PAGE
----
Sen. Joel Villanueva Looking into Abused OFW Pido’s Situation in Malaysia
(SDN) — May 25 (Saturday) marks the 16th day of Penny Fritz G. Pido, 39, at the Borneo Medical Centre in Kuching, Sarawak, Malaysia.
For 12 days she was alone in her hospital room, no companion, only relying on the kindness of medical practitioners attending to her, like nurses. And some Filipinos who visited her after learning of her ordeal in the hands allegedly of her employers’ daughter.
That was until her younger sibling Jackylin G. Pido arrived on May 21 to tend to her and provide her sisterly companionship.
Still, Jackylin Pido said they are scared of what might happened to them, for they are in a country far from home; they do not know anyone, Except for some Filipinos there who occasionally visit them and give them food.
The younger Pido flew to Sarawak only after borrowing money for her fare.
Her sister has been in the hospital since May 9 when her woman employer, a Malaysian citizen married to a British national, brought her there 24 hours after her daughter’s alleged abuse of the overseas Filipino worker (OFW).
In the first place, according to the narration of Jackylin Pido, the daughter of her employers reportedly beat her black and blue on May 8, because of some suspicion concerning her father and the OFW.
The father left for the United Kingdom on May 7; her daughter escaped to UK the same day of the incident. His wife is still somewhere in Malaysia. This information is all from the younger Pido she relayed to SDN — Science and Digital News through conversations on Facebook’s Messenger.
Her ordeal first came to public knowledge through a Facebook post of Kuching politician Kevin Yii Lee Wuen on May 16.
Bring case to British High commissioner
Another Filipino relayed it to this reporter and suggested the Philippine Embassy in the Malaysian capital should bring the case of Penny Pido to the British High commissioner.
“No one,” Jackylin Pido, 37, replied when asked who was keeping companion to her sister at the hospital before she arrived in Kuching. “Only the nurses.”
She said sometimes there were Filipinos who were visiting and giving food.
“That is why I did my best to come because my sister was always crying and scared at night. She can’t sleep. So, what we did was we made video calls to her until she felt sleepy.”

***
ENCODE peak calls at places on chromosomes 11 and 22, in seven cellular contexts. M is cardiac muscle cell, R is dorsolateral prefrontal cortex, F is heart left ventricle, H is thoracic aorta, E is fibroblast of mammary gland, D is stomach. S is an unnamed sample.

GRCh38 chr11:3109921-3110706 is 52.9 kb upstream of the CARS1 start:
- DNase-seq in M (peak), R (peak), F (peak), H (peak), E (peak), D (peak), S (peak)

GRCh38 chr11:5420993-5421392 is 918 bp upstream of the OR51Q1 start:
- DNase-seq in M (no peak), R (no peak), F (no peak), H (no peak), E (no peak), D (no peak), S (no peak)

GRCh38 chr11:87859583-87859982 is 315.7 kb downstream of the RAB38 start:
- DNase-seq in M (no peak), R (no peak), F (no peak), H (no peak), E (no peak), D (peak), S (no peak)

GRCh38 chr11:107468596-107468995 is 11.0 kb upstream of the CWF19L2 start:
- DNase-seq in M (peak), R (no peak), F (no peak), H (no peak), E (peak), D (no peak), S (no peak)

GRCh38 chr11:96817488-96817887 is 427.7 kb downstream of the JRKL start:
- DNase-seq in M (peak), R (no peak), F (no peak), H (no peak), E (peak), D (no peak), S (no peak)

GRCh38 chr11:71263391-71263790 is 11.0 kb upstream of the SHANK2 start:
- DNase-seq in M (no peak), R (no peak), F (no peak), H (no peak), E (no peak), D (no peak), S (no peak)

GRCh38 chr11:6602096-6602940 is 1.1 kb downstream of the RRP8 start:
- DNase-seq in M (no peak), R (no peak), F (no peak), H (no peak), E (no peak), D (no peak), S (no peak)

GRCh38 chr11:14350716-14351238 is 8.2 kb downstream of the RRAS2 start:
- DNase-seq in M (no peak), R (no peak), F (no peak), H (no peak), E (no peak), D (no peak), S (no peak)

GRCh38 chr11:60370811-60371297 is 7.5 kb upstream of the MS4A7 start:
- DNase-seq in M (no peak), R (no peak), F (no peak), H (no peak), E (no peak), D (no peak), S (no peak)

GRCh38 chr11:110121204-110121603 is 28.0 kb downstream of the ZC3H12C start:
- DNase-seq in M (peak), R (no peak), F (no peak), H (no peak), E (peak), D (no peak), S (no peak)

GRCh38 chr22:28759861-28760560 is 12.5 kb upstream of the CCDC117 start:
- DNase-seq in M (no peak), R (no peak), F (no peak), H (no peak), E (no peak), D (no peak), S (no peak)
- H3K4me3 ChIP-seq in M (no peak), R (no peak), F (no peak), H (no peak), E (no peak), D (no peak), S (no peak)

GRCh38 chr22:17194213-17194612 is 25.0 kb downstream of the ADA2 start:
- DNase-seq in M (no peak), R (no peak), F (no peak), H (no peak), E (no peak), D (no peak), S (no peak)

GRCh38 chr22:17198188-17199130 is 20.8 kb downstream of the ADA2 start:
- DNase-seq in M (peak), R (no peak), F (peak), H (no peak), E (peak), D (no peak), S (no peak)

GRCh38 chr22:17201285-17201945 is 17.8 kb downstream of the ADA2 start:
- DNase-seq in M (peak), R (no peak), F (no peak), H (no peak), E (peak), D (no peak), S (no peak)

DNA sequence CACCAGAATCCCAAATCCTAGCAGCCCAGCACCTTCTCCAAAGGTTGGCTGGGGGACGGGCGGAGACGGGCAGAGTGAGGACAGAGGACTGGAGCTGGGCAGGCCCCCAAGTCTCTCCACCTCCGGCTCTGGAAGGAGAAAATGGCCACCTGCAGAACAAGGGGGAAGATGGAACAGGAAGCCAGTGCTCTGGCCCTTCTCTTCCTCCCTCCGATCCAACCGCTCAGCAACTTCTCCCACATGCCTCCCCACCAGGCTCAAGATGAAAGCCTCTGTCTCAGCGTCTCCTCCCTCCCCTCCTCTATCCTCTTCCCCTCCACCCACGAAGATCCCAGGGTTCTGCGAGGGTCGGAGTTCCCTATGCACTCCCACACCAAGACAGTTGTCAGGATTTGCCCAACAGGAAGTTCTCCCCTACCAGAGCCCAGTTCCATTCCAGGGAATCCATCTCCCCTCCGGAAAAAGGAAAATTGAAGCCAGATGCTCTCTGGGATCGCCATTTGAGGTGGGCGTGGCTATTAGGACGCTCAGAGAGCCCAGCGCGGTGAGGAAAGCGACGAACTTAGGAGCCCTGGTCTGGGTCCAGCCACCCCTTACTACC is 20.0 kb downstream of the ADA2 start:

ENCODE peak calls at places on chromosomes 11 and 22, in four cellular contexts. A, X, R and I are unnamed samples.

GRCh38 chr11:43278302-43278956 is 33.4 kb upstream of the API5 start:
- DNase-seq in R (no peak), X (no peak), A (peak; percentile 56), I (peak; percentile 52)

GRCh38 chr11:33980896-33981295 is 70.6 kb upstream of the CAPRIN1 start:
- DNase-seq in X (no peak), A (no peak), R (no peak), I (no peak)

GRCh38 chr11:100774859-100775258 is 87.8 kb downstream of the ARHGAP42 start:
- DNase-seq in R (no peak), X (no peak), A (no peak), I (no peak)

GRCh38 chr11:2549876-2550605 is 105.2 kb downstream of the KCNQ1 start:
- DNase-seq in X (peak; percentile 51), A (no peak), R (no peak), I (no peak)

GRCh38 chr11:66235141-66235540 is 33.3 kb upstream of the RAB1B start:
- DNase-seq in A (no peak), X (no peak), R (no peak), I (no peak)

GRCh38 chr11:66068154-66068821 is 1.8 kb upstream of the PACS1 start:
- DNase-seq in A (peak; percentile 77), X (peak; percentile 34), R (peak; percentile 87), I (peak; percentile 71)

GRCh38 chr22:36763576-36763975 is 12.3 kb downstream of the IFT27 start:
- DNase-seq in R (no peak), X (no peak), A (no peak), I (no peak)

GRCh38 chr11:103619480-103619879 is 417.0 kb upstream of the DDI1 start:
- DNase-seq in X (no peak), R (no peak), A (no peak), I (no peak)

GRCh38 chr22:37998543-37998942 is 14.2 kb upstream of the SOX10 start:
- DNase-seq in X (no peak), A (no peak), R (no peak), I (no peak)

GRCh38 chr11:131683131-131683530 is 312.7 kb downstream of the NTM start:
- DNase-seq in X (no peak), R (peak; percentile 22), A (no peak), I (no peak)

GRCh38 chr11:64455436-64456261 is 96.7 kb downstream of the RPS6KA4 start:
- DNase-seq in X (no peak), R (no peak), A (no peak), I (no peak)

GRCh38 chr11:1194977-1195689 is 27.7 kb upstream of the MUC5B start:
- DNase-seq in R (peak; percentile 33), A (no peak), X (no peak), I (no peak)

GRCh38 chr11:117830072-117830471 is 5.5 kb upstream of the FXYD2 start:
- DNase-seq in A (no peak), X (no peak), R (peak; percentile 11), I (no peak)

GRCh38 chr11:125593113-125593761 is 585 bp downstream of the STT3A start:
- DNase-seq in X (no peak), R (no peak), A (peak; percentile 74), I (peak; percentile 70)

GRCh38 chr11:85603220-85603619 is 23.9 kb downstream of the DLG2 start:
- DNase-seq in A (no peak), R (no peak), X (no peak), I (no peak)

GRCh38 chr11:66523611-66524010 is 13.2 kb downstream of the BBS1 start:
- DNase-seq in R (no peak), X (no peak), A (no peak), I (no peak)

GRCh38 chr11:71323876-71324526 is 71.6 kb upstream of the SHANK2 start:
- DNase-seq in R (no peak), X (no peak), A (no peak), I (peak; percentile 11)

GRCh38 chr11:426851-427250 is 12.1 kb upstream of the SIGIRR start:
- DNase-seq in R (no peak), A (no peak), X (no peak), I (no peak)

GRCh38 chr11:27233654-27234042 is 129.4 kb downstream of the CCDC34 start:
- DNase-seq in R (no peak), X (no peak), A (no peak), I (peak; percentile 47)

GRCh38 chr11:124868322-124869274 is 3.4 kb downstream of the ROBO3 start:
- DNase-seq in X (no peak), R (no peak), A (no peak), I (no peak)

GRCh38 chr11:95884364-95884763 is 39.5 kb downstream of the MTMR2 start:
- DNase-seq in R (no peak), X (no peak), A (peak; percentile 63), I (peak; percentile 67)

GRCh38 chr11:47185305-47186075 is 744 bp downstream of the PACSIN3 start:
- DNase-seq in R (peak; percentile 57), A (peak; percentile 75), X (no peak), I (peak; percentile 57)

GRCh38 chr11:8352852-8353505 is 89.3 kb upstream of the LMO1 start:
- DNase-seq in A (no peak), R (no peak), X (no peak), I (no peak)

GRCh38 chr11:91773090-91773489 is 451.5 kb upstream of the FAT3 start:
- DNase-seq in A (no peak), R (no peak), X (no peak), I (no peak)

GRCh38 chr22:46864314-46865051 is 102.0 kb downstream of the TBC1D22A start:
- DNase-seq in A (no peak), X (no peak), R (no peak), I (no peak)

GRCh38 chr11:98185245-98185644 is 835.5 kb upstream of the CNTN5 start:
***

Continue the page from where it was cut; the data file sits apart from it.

This journalist relayed Penny Pido’s case to Sen. Emmanuel Joel J. Villanueva on May 25 through her Twitter and Viber accounts.
Known as a champion of workers, Villanueva, former director general of the Technical Education and Skills Development Authority (TESDA), responded positively.
He assured his office is monitoring the situation.
“We already spoke to persons from DFA (Department of Foreign Affairs) regarding Ms. Pido. The embassy (in Kuala Lumpur) is currently providing assistance. There is already an embassy lawyer handling the case. We are closely coordinating for further updates,” Villanueva, a former CIBAC party-list congressman.
Appeal to President Duterte for help, livelihood
Penny Pido, 39, of Tondo, Manila, is a single mother, has two children, Mark Andrew 16, and Margarette Amber, 11.
Jackylin Pido said her sister is appealing to President Rodrigo R. Duterte to help hasten her case and bring her home as quick as possible.”
“I hope my sister’s situation will reach President Duterte. My sister wants to have a livelihood when she comes home. Her employer does not want to pay her.
“If my sister goes home in this situation, she will be more in difficulties. That’s what she is afraid of.”
She won’t be able to work again, she said, with broken hands and knee and more than 50 stitches in her head.
She added that her sister first came to Malaysia to work in 2011, went home in 2017 and returned the same year. Her sister went to Malaysia as a “direct hire.”
Penny Fritz G. Pido on her hospital bed.
Hospital bills mounting
Jackylin Pido showed a screen shot of her conversation with an embassy official on May 25 at 3:37 p.m.
“We understand Jacki. Update kita ulit (I’ll update you again) Monday. Hang in there. The Embassy is here for you and your sister,” the lady embassy official, a lawyer, promised her.
Another problem, obviously, for the Pido sisters is the hospital bills now mounting, 30,000 Malaysian ringgit (RM), or about Php373,000 initially. Her room is worth at least RM90 a day, not counting her medicine.
“As per the billing department of the hospital, the employers were willing to pay the bills, but backed out after learning I reported to the police,” said the younger Pido, saying she heard the phone conversation because she was present and it was on loudspeaker.
With the entry of Villanueva, the Pido sisters are hopeful the Philippine government would move in a more determined and quicker action.
After all, they have no one to turn to. Their parents, Ver and Esther Pido are tormented by the fate of their daughter.
Their being in a foreign land, the two sisters are worried and scared of what would happen to them, especially that her sister’s employer is said to be influential in Kuching. (SDN)
Featured image of SOS, courtesy of Geralt on Pixabay.
This story was updated and may still need more updating.